[House Hearing, 113 Congress] [From the U.S. Government Printing Office] RAISING THE BAR: REVIEWING STEM EDUCATION IN AMERICA ======================================================================= HEARING before the SUBCOMMITTEE ON EARLY CHILDHOOD, ELEMENTARY AND SECONDARY EDUCATION COMMITTEE ON EDUCATION AND THE WORKFORCE U.S. House of Representatives ONE HUNDRED THIRTEENTH CONGRESS FIRST SESSION __________ HEARING HELD IN WASHINGTON, DC, APRIL 10, 2013 __________ Serial No. 113-12 __________ Printed for the use of the Committee on Education and the Workforce Available via the World Wide Web: http://www.gpoaccess.gov/congress/house/education/index.html or Committee address: http://edworkforce.house.gov U.S. GOVERNMENT PRINTING OFFICE 80-235 WASHINGTON : 2013 ----------------------------------------------------------------------- For sale by the Superintendent of Documents, U.S. Government Printing Office Internet: bookstore.gpo.gov Phone: toll free (866) 512-1800; DC area (202) 512-1800 Fax: (202) 512-2104 Mail: Stop IDCC, Washington, DC 20402-0001 COMMITTEE ON EDUCATION AND THE WORKFORCE JOHN KLINE, Minnesota, Chairman Thomas E. Petri, Wisconsin George Miller, California, Howard P. ``Buck'' McKeon, Senior Democratic Member California Robert E. Andrews, New Jersey Joe Wilson, South Carolina Robert C. ``Bobby'' Scott, Virginia Foxx, North Carolina Virginia Tom Price, Georgia Ruben Hinojosa, Texas Kenny Marchant, Texas Carolyn McCarthy, New York Duncan Hunter, California John F. Tierney, Massachusetts David P. Roe, Tennessee Rush Holt, New Jersey Glenn Thompson, Pennsylvania Susan A. Davis, California Tim Walberg, Michigan Raul M. Grijalva, Arizona Matt Salmon, Arizona Timothy H. Bishop, New York Brett Guthrie, Kentucky David Loebsack, Iowa Scott DesJarlais, Tennessee Joe Courtney, Connecticut Todd Rokita, Indiana Marcia L. Fudge, Ohio Larry Bucshon, Indiana Jared Polis, Colorado Trey Gowdy, South Carolina Gregorio Kilili Camacho Sablan, Lou Barletta, Pennsylvania Northern Mariana Islands Martha Roby, Alabama John A. Yarmuth, Kentucky Joseph J. Heck, Nevada Frederica S. Wilson, Florida Susan W. Brooks, Indiana Suzanne Bonamici, Oregon Richard Hudson, North Carolina Luke Messer, Indiana Juliane Sullivan, Staff Director Jody Calemine, Minority Staff Director ------ SUBCOMMITTEE ON EARLY CHILDHOOD, ELEMENTARY AND SECONDARY EDUCATION TODD ROKITA, Indiana, Chairman John Kline, Minnesota Carolyn McCarthy, New York, Thomas E. Petri, Wisconsin Ranking Minority Member Virginia Foxx, North Carolina Robert C. ``Bobby'' Scott, Kenny Marchant, Texas Virginia Duncan Hunter, California Susan A. Davis, California David P. Roe, Tennessee Raul M. Grijalva, Arizona Glenn Thompson, Pennsylvania Marcia L. Fudge, Ohio Martha Roby, Alabama Jared Polis, Colorado Susan W. Brooks, Indiana Gregorio Kilili Camacho Sablan, Northern Mariana Islands Frederica S. Wilson, Florida C O N T E N T S ---------- Page Hearing held on April 10, 2013................................... 1 Statement of Members: McCarthy, Hon. Carolyn, ranking minority member, Subcommittee on Early Childhood, Elementary and Secondary Education..... 4 Prepared statement of.................................... 5 Rokita, Hon. Todd, Chairman, Subcommittee on Early Childhood, Elementary and Secondary Education......................... 1 Prepared statement of.................................... 3 Statement of Witnesses: Kurtz, Bill, chief executive officer, DSST Public Schools, Denver, CO................................................. 21 Prepared statement of.................................... 23 Miaoulis, Dr. Ioannis, president and director, Museum of Science, Boston, MA; founding director, National Center for Technological Literacy..................................... 11 Prepared statement of.................................... 13 Schneider, Steve, Ph.D., senior director, STEM Program, WestEd..................................................... 14 Prepared statement of.................................... 16 Scott, George A., Director for Education, Workforce, and Income Security Issues, U.S. Government Accountability Office..................................................... 7 Prepared statement of.................................... 11 RAISING THE BAR: REVIEWING STEM EDUCATION IN AMERICA ---------- Wednesday, April 10, 2013 U.S. House of Representatives Subcommittee on Early Childhood, Elementary and Secondary Education Committee on Education and the Workforce Washington, DC ---------- The subcommittee met, pursuant to call, at 10:03 a.m., in room 2175, Rayburn House Office Building, Hon. Todd Rokita [chairman of the subcommittee] presiding. Present: Representatives Rokita, Kline, Foxx, Roe, Thompson, Roby, Brooks, McCarthy, Davis, Polis, and Sablan. Also present: Representatives Holt and Bonamici. Staff present: Katherine Bathgate, Deputy Press Secretary; Heather Couri, Deputy Director of Education and Human Services Policy; Lindsay Fryer, Professional Staff Member; Nancy Locke, Chief Clerk/Assistant to the General Counsel; Krisann Pearce, General Counsel; Mandy Schaumburg, Education and Human Services Oversight Counsel; Dan Shorts, Legislative Assistant; Nicole Sizemore, Deputy Press Secretary; Alissa Strawcutter, Deputy Clerk; Brad Thomas, Senior Education Policy Advisor; Tylease Alli, Clerk/Intern Coordinator; Jeremy Ayers, Minority Education Policy Advisor; Meg Benner, Minority Education Policy Advisor; Kelly Broughan, Minority Education Policy Associate; Jamie Fasteau, Minority Director of Education Policy; Scott Groginsky, Minority Education Policy Advisor; Brian Levin, Minority Deputy Press Secretary/New Media Coordinator; and Megan O'Reilly, Minority General Counsel. Chairman Rokita. A quorum being present, the subcommittee will come to order. Good morning, everyone. I would like to start by, as usual, thanking our panel of witnesses for joining us today. This hearing provides a valuable opportunity to discuss the state of science, technology, engineering, and mathematics--or STEM, as we call it--education in America. In the past 10 years the number of STEM jobs grew three times faster than non-STEM jobs. In the next 10 years the Bureau of Labor Statistics expects the United States to create 9.2 million jobs in STEM fields. STEM occupations offer the kind of competitive wages this nation needs to drive our economic recovery. On average, STEM workers earn 26 percent more than their counterparts. Unfortunately, the supply of workers with the skills needed to fill these in-demand positions has fallen short. Many job creators and economists have raised concerns that schools are not adequately preparing students for careers in high-demand STEM fields. Recent studies have ranked the math and science achievement of American students far behind students of other developed nations. According to a 2010 National Academies Report, the United States ranks 27th among developed countries in the proportion of college students' earning bachelor's degrees in science and engineering. The federal government has tried to take an active role in improving STEM education, but recent reports have shown that taxpayers' multi-billion dollar investments are failing to produce the results that were expected. The Government Accountability Office found in fiscal year 2010 that 209 programs operated by 13 different agencies invested over $3 billion in efforts designed to increase knowledge of STEM fields and attainment of STEM degrees. The GAO further found that 83 percent of the programs identified overlap with at least one other program and many of the programs lacked any sort of strategic plan or accountability standards. In 2010 the President's Council of Advisors on Science and Technology found STEM education programs across several agencies lacked coherent vision or careful oversight of goals and outcomes. These findings are not entirely surprising, unfortunately. Too often we see taxpayer dollars invested in efforts to tackle our critical issues but we rarely see a return on the investment. Instead our problems are exacerbated by a growing maze of bureaucratic programs that have no clear strategy or vision. For this reason, before we jump simply into creating new federal initiatives, we suggest we must first evaluate our existing STEM education programs. We must ensure our federal resources are used more efficiently to give students the opportunity to embrace and succeed in science, technology, engineering, and math subjects. America, as we all know and should feel, is renowned for innovation. Throughout our history, we have encouraged the kind of visionary thinking that led Orville and Wilbur Wright to build and successfully fly the world's first airplane, Dr. Jonas Salk to discover the vaccine for polio, and Steve Jobs to change the world right from his parents' garage. These remarkable inventions have improved our daily lives and helped this country rise to greatness. In order for the United States to continue to be a global leader we must find better ways to help our children pursue the jobs of the 21st century so that we can compete in the 21st century and win. In my state of Indiana, and specifically my 4th District which I represent, is the home to one of the finest institutions for preparing American leaders in the STEM fields. It is called Purdue University. Purdue is known as the ``cradle of astronauts'' because 23 alumni have served as astronauts. These include Neil Armstrong and Gene Cernan, the first and last astronauts to walk on the moon. And so as we discuss how to prepare the children of tomorrow for STEM jobs, members of the Purdue community and people all across Indiana and I hope this nation will be paying particularly close attention. I look forward to learning how we can enhance our STEM education efforts and discussing opportunities for improvement. And now I will yield to my distinguished colleague and ranking member, Carolyn McCarthy, for her opening remarks. [The statement of Mr. Rokita follows:] Prepared Statement of Hon. Todd Rokita, Chairman, Subcommittee on Early Childhood, Elementary and Secondary Education Good morning. I'd like to start by thanking our panel of witnesses for joining us today. This hearing provides a valuable opportunity to discuss the state of science, technology, engineering and mathematics, or STEM, education in America. In the past 10 years the number of STEM jobs grew three times faster than non-STEM jobs. In the next 10 years, the Bureau of Labor Statistics expects the United States to create 9.2 million jobs in STEM fields. STEM occupations offer the kind of competitive wages this nation needs to drive our economic recovery. On average, STEM workers earn 26 percent more than their counterparts. Unfortunately, the supply of workers with the skills needed to fill these in-demand positions has fallen short. Many job creators and economists have raised concerns that schools are not adequately preparing students for careers in high-demand STEM fields. Recent studies have ranked the math and science achievement of American students far behind students of other developed nations. According to a 2010 National Academies Report, the United States ranks 27th among developed countries in the proportion of college students earning bachelor's degrees in science or engineering. The federal government has taken an active role in improving STEM education, but recent reports have shown that taxpayers' multi-billion dollar investments are failing to produce results. The Government Accountability Office found in Fiscal Year 2010, 209 programs operated by 13 different agencies invested over $3 billion in efforts designed to increase knowledge of STEM fields and attainment of STEM degrees. GAO further found that 83 percent of the programs identified overlap with at least one other program, and many of the programs lacked any sort of strategic plan or accountability standards. In 2010 the President's Council of Advisors on Science and Technology found STEM education programs across several agencies lacked a coherent vision or careful oversight of goals and outcomes. These findings are not entirely surprising. Too often we see taxpayer dollars invested in efforts to tackle our critical issues, but we rarely see a return on this investment. Instead our problems are exacerbated by a growing maze of bureaucratic programs that have no clear strategy or vision. For this reason, before we jump to simply create new federal initiatives, we must first evaluate our existing STEM education programs. We must ensure our federal resources are used more efficiently to give students the opportunity to embrace and succeed in STEM subjects. America is renowned for innovation. Throughout our history, we have encouraged the kind of visionary thinking that led Orville and Wilbur Wright to build and successfully fly the world's first airplane, Dr. Jonas Salk to discover the vaccine for polio, and Steve Jobs to change the world right from his parents' garage with the first personal computer. These remarkable inventions have improved our daily lives and helped this country rise to greatness. In order for the United States to continue to be a global leader, we must find better ways to help our children pursue the jobs of the future. My state of Indiana, and specifically the 4th District, which I represent, is home to one of the finest institutions for preparing American leaders in the STEM fields--Purdue University. Purdue is known as the ``cradle of astronauts,'' because 23 alumni have served as astronauts. These include Neil Armstrong and Gene Cernan, the first and last astronauts to walk on the moon. And so as we discuss how to prepare the children of tomorrow for STEM jobs, members of the Purdue community and folks all across Indiana will be paying particularly close attention. I look forward to learning how we can enhance our STEM education efforts and discussing opportunities for improvement. I will now yield to my distinguished colleague, Carolyn McCarthy, for her opening remarks. ______ Mrs. McCarthy. Thank you, Mr. Chairman, and thank you for calling this hearing. It is extremely important. And I want to say thank you to the witnesses. We are looking forward to your testimony even though we have already read it, but I think it is a great opportunity to educate us on this issue as we go forward. I am happy to say that being that I am on this Education Committee for all these years, when my grandson was born I was determined to make him a scientist. And I am happy to say that for the last 5 years he has been going to Hofstra University, even though he is only in 12th grade, taking science and math courses. So we are going forward, but there have got to be a lot more young people getting interested in these subjects. Science, technology, engineering, and mathematics, or STEM, as the chairman said, education is a worthwhile investment that the Congress must consider furthering. The 21st century economyeconomics will be driven by innovation, and STEM education is the key to meeting global needs. Nationally there are some positive trends in STEM education. Enrollments are up 35 percent in science and engineering fields over the last decade, and generally, enrollments are up among minorities, as well. That said, there are still looming concerns. As a nation we are not faring as well as we could be in comparison to other countries. There are still significant achievement gaps among minorities and there are real concerns that this country may not be able to meet STEM labor demands as we go forward. Mr. Chairman, this subcommittee can and must commit to addressing these concerns. Moreover, I firmly believe that a majority, if not all, of these issues can be solved with more robust investment in K-12 STEM education. Today there are approximately a couple hundred federal programs across 13 agencies related to STEM education. These programs receive around $3 billion from Congress annually. However, more than half of that money is dedicated to post- secondary education efforts. That leaves a considerably smaller amount of money dedicated to K-12 STEM education. Over the course of this hearing you may hear suggestions from my friends on the other side of the aisle that we must remove dedicated funding streams for STEM education. While our first GAO testimony suggested that there was redundancy among STEM education programs, a 2012 GAO study inventory concluded that STEM programs were not necessarily redundant because they serve different constituencies. I think we can all agree if there is redundancy we should better align programs across all agencies. Today the White House has released a budget that responds to the finding of the 2012 GAO's report by consolidating certain STEM programs while maintaining roughly the same top-line investment. Scaling back federal investment is not a sound policy when we come to education. Eliminating programs would only further squeeze limited elementary and secondary resources that must make it difficult for states to leverage unique federal programs to promote a national STEM agenda. The Democratic approach to ESEA should be looked at as a model for STEM education. It ensures that students are still being assessed in science and it provides dedicated funding to STEM education while giving states and districts the flexibility to use those funds as they think best. Rather than focus the efforts of this subcommittee on removing and, in my opinion, undermining STEM programs, we should focus on innovative solutions. I support increasing coordination among agencies and programs and promoting a federal STEM educational plan. I was proud to support the America COMPETES Reauthorization Act that called for the development of a 5-year STEM educational strategy and am looking forward to seeing that final project. Recently, researchers reviewed over 400 documents to get a sense of what factors improve minority achievement gaps in STEM. That research yielded that an increased presence of qualified teachers and increased family engagement contributed to the success of students in STEM subjects. We have found from research and data that having the families involved is probably one of the most important things for all education levels. I am working with stakeholders currently to craft legislation to promote family engagement in education. Studies show that students lose academic skills, especially math, over the course of a long break, like the summer. As such, we must look to families to help bridge these gaps in formal instruction. I would like to close on one final note. As this subcommittee discusses the valuable investment and the best use of appropriations for STEM education, I would be remiss not to mention the importance of investment in early education. Just a few weeks back I introduced a Pre-K Act that would provide grants to localities nationwide to improve the number of high-quality early educational teachers and promote a research-based course of study. Early childhood investments like these are the building blocks to a successful and well- prepared workforce. We mustn't lose sight of that theme today. Thank you again, Mr. Chairman, for calling this committee hearing. I find them all, so far, very educational. I yield back. [The statement of Mrs. McCarthy follows:] Prepared Statement of Hon. Carolyn McCarthy, Ranking Minority Member, Subcommittee on Early Childhood, Elementary and Secondary Education Science, Technology, Engineering and Mathematics, or STEM, education is a worthwhile investment that the Congress must consider furthering. In a 21st century economy driven by innovation, STEM education is the key to meeting global needs. Nationally, there are some positive trends in STEM education. Enrollments are up 35% in science and engineering fields over the last decade and generally enrollments are up amongst minorities as well. That said, there are still looming concerns. As a nation, we are not faring as well as we should in comparison to other countries. There are still significant achievement gaps among minorities and there are real concerns that this country may not be able to meet STEM labor demands going forward. Mr. Chairman, this Subcommittee can and must commit to addressing these concerns. Moreover, I firmly believe that a majority, if not all, of these issues can be solved with more robust investment in K through 12 STEM education. Today, there are approximately a couple hundred federal programs across 13 agencies related to STEM education. These programs receive around $3 billion from Congress annually. However, more than half of that money is dedicated to post- secondary educational efforts. That leaves a considerably smaller amount of money dedicated to K through 12 STEM education Over the course of this hearing you may hear suggestions from my friends on the other side of the aisle that we must remove dedicated funding streams for STEM education. While at first GAO testimony suggested that there was redundancy among STEM education programs, a 2012 GAO inventory concluded that STEM programs were not necessarily redundant because they serve different constituencies. I think we can all agree that if there is redundancy we should better align programs across agencies. Today, the White House released a budget that responds to the findings of the 2012 GAO report by consolidating certain STEM programs while maintaining roughly the same top-line investment. Scaling back federal investment is not a sound policy. Eliminating programs would only further squeeze limited elementary and secondary resources thus making it difficult for states to leverage unique federal benefits and promote a national STEM agenda. The Democratic approach to E-S-E-A should be looked at as a model for STEM education. Unlike the Republican approach, it ensures that students are still being assessed in Science and it provides dedicated funding for STEM education, while still giving states and districts flexibility to use those funds as they think best. Rather than focus the efforts of this Subcommittee on removing and, in my opinion, undermining STEM programs, we should focus on innovative solutions. I support increasing coordination among agencies and programs and promoting a federal STEM education plan. I was proud to support the America COMPETES Reauthorization Act that called for the development of a 5 year STEM educational strategy and I look forward to seeing that final product. Recently, researchers reviewed over 400 documents to get a sense of what factors improve minority achievement gaps in STEM. That research yielded that an increased presence of qualified teachers and increased family engagement contributed to the success of students in STEM subjects. I support consideration to help increase the amount of qualified STEM teachers in classrooms. And I am working with stakeholders currently to craft legislation to promote family engagement in education. Studies show that students lose academic skills, especially math, over the course of long breaks, like summer. As such, we must look to families to help bridge these gaps in formal instruction. I'd like to close on one final note. As this Subcommittee discusses the value of investment and the best use of appropriations for STEM education, I would be remiss to not mention the importance of investment in early education. Just a few weeks back I introduced the Pre-K Act that would provide grants to localities nationwide to improve the number of high quality early childhood educators and promote a research based course of study. Early-childhood investments like these are the building blocks to a successful and well-prepared workforce; we mustn't lose sight of that theme today. Thank You. ______ Chairman Rokita. I thank the gentlewoman. And I will knock on wood that they will remain that way--these hearings. Mrs. McCarthy. They will. Chairman Rokita. And by the way, it was your nephew who is studying at a university now? Mrs. McCarthy. Grandson. Chairman Rokita. Grandson. I would like to take him to Purdue at some point when he is ready. Mrs. McCarthy. That depends on how much money he has. Chairman Rokita. We do need the out-of-state tuition. Pursuant to committee rule 7(c) all subcommittee members will be permitted to submit written statements to be included in the permanent hearing record. And without objection, the hearing record will remain open for 14 days to allow statements, questions for the record, and other extraneous material referenced during the hearing to be submitted in the official hearing record. It is now my pleasure to introduce our distinguished panel of witnesses. First we have Mr. George Scott. He is the director for education, workforce, and income security with the GAO. With over 23 years of experience in public service he has testified before the House and the Senate on the agency's work around K- 12 education and student financial aid programs. Welcome, Mr. Scott. Next we have Dr. Ioannis Miaoulis. Did I do that okay? He is the president and director of the Museum of Science in Boston. In addition, he has served in a series of posts at Tufts University as well as advisory boards for the Institute for Museum and Library Services and NASA. Welcome, sir. Next we have Dr. Steve Schneider. He is the senior program director of the science, technology, engineering, and mathematics program at WestEd. He has over 35 years of STEM education experience, including as an educator and through various research projects. Welcome, Doctor. And then finally, we have Mr. Bill Kurtz. He is the chief executive officer of the Denver School of Science and Technology, or DSST, a network of five charter middle and high schools that specialize in STEM education. He was the founding head of the flagship school in the network. Before joining DSST he served as the principal of Link Community Schools in Newark, New Jersey. Welcome. Before I recognize each of you to provide your testimony, let me explain the lighting system; 5 minutes to speak in total. Mr. Scott is already smiling; he has done this many times before. Green means go. Yellow, if we set it up here right, means 1 minute to go. And red means stop. It doesn't mean begin to stop or think about the conclusion; it means stop. And I say that more for us up here than you over there, but it is good for all of us. I would now like to recognize Mr. Scott for 5 minutes. Sir? STATEMENT OF GEORGE A. SCOTT, DIRECTOR FOR EDUCATION, WORKFORCE, AND INCOME SECURITY ISSUES, U.S. GOVERNMENT ACCOUNTABILITY OFFICE Mr. Scott. Mr. Chairman and members of the subcommittee, I am pleased to be here today to discuss the findings from our report on federally funded science, technology, engineering, and math education programs. These programs can play an important role in helping to prepare students for careers in STEM fields and enhancing the nation's global competitiveness. In addition to the federal effort, state and local governments, universities, and the private sector have also developed programs that provide opportunities for students to pursue STEM education. Over the years, Congress and the executive branch have continued to create new STEM programs even though little is known about how well existing programs are working. My testimony focuses on the number of federal agencies and programs that provided funding for STEM education, the extent to which these programs overlapped, and the extent to which programs measured their effectiveness. As we reported last year, 13 agencies administered 209 STEM education programs in fiscal year 2010. The number of programs each agency administered ranged from three to 46 with three agencies--the Department of Health and Human Services, the Department of Energy, and the National Science Foundation-- administering more than half of all programs. Agencies obligated over $3 billion to STEM education programs. As shown in this figure, the National Science Foundation and the Department of Education programs accounted for over half of this funding. Almost a third of the programs had obligations of $1 million or less, with five programs having obligations of more than $100 million each.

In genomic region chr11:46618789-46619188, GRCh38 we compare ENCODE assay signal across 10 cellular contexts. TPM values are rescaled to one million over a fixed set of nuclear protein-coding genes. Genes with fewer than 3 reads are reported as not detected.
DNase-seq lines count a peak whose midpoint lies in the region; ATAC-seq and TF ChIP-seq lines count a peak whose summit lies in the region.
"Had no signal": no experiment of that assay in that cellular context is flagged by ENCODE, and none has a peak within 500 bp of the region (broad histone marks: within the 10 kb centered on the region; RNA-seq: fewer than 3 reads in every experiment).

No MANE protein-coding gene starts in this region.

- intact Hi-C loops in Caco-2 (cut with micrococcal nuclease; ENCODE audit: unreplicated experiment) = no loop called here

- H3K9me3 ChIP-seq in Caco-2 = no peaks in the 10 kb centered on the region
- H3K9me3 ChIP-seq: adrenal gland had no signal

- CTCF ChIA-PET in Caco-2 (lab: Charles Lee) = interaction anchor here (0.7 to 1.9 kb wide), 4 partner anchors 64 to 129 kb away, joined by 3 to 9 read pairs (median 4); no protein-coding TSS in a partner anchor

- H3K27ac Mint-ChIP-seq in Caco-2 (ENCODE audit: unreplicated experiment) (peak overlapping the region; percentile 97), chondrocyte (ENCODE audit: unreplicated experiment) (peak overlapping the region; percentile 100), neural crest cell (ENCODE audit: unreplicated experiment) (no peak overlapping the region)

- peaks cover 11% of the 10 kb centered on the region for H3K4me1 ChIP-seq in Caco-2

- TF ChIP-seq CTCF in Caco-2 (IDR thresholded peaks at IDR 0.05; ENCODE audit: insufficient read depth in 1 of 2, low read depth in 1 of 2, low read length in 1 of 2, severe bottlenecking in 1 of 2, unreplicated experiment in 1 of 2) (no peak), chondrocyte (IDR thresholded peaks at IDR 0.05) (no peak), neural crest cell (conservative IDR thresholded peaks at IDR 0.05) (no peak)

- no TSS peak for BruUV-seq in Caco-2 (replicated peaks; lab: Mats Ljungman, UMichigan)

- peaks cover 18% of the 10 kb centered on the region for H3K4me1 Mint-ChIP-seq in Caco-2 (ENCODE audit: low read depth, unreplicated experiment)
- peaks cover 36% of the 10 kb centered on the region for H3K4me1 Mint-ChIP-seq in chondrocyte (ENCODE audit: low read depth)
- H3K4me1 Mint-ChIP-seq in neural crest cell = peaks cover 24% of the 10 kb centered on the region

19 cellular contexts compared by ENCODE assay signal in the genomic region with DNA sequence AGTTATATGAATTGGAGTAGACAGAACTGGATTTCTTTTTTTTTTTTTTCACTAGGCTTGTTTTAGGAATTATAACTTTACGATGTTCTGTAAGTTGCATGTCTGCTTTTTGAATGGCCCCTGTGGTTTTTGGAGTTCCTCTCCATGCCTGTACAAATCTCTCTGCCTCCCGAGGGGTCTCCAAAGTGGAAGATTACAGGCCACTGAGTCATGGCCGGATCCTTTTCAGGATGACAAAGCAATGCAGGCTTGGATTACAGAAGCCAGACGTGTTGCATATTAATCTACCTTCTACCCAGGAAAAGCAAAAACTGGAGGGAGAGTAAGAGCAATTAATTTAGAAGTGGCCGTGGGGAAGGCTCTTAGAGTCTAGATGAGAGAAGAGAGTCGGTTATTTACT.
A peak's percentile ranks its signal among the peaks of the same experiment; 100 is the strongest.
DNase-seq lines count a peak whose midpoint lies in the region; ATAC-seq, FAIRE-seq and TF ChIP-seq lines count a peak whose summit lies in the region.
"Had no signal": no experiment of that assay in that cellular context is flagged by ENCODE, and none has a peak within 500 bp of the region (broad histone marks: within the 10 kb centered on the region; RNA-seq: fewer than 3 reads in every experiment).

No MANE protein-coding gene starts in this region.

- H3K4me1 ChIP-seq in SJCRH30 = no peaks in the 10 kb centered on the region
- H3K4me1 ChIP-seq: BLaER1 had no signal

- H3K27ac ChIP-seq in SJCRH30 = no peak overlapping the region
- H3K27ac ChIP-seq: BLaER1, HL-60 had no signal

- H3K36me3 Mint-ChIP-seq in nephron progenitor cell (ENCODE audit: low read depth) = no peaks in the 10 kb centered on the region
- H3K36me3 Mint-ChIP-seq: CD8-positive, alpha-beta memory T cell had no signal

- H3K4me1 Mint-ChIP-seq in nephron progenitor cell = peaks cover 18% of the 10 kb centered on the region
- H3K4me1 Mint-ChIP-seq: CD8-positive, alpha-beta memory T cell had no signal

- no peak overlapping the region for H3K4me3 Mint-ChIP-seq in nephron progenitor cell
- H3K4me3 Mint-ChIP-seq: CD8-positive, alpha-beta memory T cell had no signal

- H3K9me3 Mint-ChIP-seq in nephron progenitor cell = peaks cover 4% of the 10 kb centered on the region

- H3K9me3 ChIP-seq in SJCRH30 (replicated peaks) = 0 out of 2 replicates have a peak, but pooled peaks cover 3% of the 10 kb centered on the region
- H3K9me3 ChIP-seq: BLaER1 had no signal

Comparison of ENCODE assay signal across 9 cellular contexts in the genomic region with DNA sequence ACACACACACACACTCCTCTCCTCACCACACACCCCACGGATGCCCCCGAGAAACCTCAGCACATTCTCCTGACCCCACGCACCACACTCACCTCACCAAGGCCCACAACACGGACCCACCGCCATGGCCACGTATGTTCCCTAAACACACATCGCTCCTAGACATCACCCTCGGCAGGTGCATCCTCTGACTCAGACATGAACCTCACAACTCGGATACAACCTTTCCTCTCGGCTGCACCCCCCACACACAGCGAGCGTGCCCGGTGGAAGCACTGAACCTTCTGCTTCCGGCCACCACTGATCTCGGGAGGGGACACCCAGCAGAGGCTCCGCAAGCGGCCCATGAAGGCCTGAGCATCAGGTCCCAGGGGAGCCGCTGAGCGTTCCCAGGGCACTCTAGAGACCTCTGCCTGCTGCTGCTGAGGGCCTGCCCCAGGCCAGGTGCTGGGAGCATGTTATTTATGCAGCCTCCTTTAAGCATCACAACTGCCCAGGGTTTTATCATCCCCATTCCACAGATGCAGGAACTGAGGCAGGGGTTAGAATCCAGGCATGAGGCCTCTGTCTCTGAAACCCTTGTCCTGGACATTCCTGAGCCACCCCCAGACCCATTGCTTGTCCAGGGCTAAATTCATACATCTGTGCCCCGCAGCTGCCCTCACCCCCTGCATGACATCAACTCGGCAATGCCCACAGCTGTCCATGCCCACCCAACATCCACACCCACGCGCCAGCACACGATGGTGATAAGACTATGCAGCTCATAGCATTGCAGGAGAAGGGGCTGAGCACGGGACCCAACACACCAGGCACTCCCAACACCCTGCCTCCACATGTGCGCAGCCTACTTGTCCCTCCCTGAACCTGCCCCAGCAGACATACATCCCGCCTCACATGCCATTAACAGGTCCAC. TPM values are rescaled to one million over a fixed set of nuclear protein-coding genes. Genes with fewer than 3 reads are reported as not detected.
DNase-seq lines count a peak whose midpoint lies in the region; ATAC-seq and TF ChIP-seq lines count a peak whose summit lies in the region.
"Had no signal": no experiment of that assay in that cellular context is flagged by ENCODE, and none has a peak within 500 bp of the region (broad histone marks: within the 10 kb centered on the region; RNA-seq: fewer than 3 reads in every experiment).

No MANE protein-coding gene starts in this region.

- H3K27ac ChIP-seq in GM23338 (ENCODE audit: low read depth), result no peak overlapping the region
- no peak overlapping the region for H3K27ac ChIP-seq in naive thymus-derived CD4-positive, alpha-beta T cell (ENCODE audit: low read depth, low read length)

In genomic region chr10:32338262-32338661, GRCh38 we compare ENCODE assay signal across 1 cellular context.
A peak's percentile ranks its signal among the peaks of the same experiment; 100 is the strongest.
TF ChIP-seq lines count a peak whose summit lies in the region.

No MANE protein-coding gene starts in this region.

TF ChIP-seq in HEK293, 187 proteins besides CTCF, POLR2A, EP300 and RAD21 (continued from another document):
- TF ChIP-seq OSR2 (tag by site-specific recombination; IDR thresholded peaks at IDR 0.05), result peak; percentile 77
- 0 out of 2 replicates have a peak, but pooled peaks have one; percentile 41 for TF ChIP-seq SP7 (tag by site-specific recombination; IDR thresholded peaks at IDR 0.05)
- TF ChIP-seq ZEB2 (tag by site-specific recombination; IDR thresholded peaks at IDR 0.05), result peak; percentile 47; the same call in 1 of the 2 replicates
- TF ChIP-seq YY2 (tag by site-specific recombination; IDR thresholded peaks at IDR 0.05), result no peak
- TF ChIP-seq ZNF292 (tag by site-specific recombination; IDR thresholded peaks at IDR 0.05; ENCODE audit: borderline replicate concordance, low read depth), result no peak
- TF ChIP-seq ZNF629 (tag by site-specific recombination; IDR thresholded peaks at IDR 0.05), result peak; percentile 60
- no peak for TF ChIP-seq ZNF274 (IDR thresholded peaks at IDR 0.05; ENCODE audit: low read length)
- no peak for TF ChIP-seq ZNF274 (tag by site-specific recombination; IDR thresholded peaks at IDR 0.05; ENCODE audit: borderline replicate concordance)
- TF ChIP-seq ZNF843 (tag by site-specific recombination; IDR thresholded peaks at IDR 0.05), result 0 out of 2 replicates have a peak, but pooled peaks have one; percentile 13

Having multiple agencies involved in delivering STEM education has both advantages and disadvantages. For example, this approach could allow agencies to tailor programs to suit their specific missions and to attract new employees to their workforce. However, it can make it challenging to develop a coherent federal approach to STEM education. As shown in the next figure, 83 percent of STEM education programs overlapped to some degree with another program. These programs range from being narrowly focused on a specific group or field of study to offering a range of services to students and teachers across STEM fields. This complicated patchwork of overlapping programs has largely resulted from federal efforts to both create and expand programs across many agencies in an effort to improve STEM education and increase the number of students going into STEM fields.